As you can see, (Red) has taken a stance with their manifesto, declaring that things are a certain way, then backing that up with their commitments. Furthermore, they show that they’re not the typical nonprofit, making mundane decisions. Instead, they’re changing the idea of what it is to help one another, and they are proud to share this idea with their audience.

Nike

The Nike manifesto.

Nike’s manifesto is an important one, because they’ve always been one of the first to challenge ideas about limitations and expectations of the human spirit. It’s a common theme throughout history to see someone surprise everyone by overcoming something seemingly impossible, and Nike capitalized on this phenomena in their manifesto through the lens of athletics.

Their idea was to offer hope to all who choose to believe, that they in fact could be the best at whatever they do, a ‘superstar’. By doing this, they pushed forth the message that their brand is for everyone, their products are for everyone and anyone who wants to try their hand, has a shot at becoming spectacular.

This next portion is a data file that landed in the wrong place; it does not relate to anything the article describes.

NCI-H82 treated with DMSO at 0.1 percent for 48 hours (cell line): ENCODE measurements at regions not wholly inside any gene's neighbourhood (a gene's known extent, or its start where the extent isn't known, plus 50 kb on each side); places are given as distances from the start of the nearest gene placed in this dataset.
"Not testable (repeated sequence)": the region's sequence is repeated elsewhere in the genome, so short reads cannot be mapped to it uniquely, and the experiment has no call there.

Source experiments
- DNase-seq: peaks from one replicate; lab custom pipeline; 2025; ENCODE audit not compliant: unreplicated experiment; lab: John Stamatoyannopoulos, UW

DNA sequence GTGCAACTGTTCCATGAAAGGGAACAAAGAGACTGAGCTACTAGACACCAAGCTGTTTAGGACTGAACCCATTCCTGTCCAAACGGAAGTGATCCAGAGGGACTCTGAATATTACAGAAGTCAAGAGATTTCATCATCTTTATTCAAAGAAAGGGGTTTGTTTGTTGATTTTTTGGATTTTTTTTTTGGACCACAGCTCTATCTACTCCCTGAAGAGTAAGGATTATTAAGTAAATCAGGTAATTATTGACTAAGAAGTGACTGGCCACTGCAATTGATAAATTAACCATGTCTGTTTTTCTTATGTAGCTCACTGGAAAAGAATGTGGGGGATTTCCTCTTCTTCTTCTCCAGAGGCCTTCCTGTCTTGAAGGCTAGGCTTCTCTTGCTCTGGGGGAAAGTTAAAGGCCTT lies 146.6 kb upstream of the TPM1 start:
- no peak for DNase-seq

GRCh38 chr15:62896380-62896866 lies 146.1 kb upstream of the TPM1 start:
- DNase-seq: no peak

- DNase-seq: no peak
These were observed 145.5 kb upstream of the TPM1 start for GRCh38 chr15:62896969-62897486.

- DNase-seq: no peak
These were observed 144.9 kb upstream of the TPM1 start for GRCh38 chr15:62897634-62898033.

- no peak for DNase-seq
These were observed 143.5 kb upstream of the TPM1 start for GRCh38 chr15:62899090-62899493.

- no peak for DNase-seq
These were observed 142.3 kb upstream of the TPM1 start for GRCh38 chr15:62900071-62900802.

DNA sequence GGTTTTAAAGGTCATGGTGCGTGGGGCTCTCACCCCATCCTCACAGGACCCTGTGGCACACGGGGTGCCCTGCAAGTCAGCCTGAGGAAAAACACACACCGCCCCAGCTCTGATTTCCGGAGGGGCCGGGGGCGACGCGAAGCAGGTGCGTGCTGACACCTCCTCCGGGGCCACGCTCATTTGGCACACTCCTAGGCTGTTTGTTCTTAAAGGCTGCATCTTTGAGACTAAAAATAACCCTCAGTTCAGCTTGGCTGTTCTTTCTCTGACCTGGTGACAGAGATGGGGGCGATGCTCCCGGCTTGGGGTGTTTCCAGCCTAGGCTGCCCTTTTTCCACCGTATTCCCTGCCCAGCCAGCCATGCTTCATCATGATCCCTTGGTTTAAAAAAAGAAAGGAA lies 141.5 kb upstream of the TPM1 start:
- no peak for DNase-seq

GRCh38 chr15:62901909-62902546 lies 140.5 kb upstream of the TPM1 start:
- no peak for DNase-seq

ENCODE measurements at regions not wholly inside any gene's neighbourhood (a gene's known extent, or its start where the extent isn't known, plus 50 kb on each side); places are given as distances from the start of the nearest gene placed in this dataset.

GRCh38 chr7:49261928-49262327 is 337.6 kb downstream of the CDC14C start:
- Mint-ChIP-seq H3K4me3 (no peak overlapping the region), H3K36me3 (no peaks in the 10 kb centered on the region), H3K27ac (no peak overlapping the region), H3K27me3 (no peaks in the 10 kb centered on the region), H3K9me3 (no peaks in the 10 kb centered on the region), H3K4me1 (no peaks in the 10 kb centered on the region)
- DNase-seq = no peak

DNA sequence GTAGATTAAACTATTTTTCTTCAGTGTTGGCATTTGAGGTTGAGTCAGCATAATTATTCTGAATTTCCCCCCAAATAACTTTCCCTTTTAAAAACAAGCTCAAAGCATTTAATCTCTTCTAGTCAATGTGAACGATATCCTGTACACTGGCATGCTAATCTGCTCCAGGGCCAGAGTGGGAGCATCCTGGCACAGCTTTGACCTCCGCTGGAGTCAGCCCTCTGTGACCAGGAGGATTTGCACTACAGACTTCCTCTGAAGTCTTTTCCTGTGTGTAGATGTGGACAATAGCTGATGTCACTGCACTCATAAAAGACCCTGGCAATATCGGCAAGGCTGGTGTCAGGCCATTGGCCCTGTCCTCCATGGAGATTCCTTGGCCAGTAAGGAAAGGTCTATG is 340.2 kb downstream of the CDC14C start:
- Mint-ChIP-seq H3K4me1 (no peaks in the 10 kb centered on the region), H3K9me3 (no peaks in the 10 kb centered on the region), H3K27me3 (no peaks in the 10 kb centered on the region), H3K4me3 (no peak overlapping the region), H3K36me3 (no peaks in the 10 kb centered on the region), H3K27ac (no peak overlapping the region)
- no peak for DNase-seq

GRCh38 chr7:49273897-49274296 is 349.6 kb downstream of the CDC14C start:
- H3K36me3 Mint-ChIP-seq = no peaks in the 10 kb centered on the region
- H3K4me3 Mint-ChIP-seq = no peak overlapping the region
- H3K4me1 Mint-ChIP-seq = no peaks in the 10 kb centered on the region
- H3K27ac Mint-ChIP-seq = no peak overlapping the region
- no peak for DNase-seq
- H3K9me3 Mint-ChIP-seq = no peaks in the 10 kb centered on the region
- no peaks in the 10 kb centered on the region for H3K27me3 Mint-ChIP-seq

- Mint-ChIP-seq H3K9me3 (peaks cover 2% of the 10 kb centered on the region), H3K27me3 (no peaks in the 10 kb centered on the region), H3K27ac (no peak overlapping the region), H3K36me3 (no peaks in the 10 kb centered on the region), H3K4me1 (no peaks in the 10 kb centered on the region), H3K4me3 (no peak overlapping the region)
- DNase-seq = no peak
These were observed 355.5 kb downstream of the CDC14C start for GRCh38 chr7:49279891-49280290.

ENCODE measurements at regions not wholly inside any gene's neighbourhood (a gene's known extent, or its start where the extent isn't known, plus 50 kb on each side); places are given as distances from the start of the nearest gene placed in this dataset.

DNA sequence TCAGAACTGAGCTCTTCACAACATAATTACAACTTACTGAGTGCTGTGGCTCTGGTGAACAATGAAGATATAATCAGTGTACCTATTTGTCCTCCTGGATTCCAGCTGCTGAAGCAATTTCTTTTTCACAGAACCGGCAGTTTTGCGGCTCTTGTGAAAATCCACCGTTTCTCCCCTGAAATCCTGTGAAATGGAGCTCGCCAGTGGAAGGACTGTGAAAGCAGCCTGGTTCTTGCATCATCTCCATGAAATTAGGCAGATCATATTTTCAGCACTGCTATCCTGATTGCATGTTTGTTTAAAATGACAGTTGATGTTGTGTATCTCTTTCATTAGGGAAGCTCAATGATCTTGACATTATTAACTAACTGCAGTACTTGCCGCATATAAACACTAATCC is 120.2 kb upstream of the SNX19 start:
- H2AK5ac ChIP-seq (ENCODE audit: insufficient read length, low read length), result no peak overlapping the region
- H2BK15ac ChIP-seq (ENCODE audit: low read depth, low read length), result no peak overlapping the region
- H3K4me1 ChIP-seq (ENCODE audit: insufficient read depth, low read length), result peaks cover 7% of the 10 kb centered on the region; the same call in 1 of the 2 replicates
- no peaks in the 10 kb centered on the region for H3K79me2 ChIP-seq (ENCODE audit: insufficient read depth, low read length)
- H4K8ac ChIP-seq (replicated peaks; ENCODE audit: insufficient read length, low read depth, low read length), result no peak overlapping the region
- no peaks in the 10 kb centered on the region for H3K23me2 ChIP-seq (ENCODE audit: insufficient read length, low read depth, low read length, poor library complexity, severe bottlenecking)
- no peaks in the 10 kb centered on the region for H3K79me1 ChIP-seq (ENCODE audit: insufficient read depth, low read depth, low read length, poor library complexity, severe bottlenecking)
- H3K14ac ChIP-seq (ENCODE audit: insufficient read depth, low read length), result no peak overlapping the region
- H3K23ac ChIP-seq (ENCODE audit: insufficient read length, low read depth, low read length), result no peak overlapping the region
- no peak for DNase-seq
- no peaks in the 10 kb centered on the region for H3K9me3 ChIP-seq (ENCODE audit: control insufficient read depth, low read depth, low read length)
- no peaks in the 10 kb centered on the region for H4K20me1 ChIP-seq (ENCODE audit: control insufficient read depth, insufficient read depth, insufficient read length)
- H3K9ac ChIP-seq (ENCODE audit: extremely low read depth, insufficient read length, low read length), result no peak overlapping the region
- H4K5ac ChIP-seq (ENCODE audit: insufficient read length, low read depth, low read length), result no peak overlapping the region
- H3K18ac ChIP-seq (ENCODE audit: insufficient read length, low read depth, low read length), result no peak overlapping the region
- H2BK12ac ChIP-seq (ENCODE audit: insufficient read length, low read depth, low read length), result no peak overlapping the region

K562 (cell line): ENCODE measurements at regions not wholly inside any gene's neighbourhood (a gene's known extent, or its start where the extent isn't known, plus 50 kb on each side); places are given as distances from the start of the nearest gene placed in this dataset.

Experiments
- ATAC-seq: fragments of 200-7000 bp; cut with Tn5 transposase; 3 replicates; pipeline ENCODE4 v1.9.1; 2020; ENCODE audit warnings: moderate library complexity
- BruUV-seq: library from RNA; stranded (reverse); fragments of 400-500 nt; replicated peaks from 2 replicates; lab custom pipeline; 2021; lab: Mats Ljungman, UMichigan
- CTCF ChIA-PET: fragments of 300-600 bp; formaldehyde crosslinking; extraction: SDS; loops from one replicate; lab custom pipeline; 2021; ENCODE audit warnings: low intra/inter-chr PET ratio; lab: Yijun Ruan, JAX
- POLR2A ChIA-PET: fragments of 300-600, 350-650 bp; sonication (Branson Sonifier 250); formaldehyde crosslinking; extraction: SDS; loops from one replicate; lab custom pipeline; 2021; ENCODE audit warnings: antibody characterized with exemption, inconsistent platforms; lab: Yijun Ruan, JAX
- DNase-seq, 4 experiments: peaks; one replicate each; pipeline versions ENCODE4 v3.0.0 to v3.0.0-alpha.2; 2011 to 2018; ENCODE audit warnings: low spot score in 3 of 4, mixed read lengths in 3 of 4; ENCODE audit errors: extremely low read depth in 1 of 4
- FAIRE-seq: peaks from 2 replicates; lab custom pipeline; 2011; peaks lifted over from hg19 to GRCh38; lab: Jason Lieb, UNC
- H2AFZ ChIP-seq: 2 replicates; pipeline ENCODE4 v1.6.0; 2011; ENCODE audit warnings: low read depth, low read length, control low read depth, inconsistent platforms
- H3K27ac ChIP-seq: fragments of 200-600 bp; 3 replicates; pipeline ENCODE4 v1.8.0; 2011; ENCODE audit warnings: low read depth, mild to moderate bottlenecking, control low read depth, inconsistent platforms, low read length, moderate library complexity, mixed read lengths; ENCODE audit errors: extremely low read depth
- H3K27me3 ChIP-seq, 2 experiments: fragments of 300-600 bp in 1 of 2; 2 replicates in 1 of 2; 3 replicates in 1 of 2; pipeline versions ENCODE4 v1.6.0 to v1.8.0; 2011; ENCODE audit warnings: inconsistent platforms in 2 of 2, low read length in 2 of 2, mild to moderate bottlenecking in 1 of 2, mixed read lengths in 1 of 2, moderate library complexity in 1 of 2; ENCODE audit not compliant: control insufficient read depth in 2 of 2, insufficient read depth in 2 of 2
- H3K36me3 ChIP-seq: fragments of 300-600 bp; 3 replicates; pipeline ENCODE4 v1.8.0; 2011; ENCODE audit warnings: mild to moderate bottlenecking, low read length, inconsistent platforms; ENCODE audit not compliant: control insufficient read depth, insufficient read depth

Apple

The Apple manifesto.

Apple has always put forth that they stand behind the idea to ‘think different’. Their products don’t adhere to this idea, and neither do their services, but that’s not the point of a manifesto. A manifesto doesn’t have to be related to what a brand sells in any way, it just needs to capture what the brand believes in and what it wants its audience to see in it.

You might notice right away that Apple’s manifesto deals in extremes, exaggerations and hyperbole. This is definitely true, but it works for them, because they were one of the first to do it. They had to find a way to break from the monotony and stand out, and this was their path. Your path will be different, but the example is still relevant.